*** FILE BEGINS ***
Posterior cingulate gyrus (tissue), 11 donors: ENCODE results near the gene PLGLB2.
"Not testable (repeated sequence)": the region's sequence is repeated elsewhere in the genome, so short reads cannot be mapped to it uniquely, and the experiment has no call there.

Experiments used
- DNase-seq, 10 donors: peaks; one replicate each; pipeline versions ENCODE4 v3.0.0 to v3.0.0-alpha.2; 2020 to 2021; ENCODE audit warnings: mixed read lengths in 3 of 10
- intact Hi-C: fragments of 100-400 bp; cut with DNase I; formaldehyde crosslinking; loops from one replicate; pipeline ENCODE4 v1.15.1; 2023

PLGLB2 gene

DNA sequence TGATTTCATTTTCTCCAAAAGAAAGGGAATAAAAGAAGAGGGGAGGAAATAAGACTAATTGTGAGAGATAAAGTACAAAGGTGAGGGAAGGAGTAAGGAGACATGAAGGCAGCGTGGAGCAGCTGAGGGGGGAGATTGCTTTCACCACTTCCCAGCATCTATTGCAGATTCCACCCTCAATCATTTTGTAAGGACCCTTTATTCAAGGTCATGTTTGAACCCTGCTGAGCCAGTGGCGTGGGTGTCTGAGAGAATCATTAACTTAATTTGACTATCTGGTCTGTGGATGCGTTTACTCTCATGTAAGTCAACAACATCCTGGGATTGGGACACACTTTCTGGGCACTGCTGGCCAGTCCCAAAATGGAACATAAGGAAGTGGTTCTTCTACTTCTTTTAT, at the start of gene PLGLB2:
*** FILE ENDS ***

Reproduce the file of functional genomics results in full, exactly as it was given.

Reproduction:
Posterior cingulate gyrus (tissue), 11 donors: ENCODE results near the gene PLGLB2.
"Not testable (repeated sequence)": the region's sequence is repeated elsewhere in the genome, so short reads cannot be mapped to it uniquely, and the experiment has no call there.

Experiments used
- DNase-seq, 10 donors: peaks; one replicate each; pipeline versions ENCODE4 v3.0.0 to v3.0.0-alpha.2; 2020 to 2021; ENCODE audit warnings: mixed read lengths in 3 of 10
- intact Hi-C: fragments of 100-400 bp; cut with DNase I; formaldehyde crosslinking; loops from one replicate; pipeline ENCODE4 v1.15.1; 2023

PLGLB2 gene

DNA sequence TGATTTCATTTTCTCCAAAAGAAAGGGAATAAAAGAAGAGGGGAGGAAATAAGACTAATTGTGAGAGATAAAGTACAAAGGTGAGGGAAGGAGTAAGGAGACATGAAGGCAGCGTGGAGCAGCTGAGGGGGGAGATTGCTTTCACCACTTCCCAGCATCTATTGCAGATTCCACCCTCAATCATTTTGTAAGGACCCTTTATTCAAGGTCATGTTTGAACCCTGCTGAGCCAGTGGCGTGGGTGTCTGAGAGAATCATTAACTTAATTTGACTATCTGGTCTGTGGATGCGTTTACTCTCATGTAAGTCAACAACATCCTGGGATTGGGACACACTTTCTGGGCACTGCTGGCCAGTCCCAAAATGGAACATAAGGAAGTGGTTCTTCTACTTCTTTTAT, at the start of gene PLGLB2: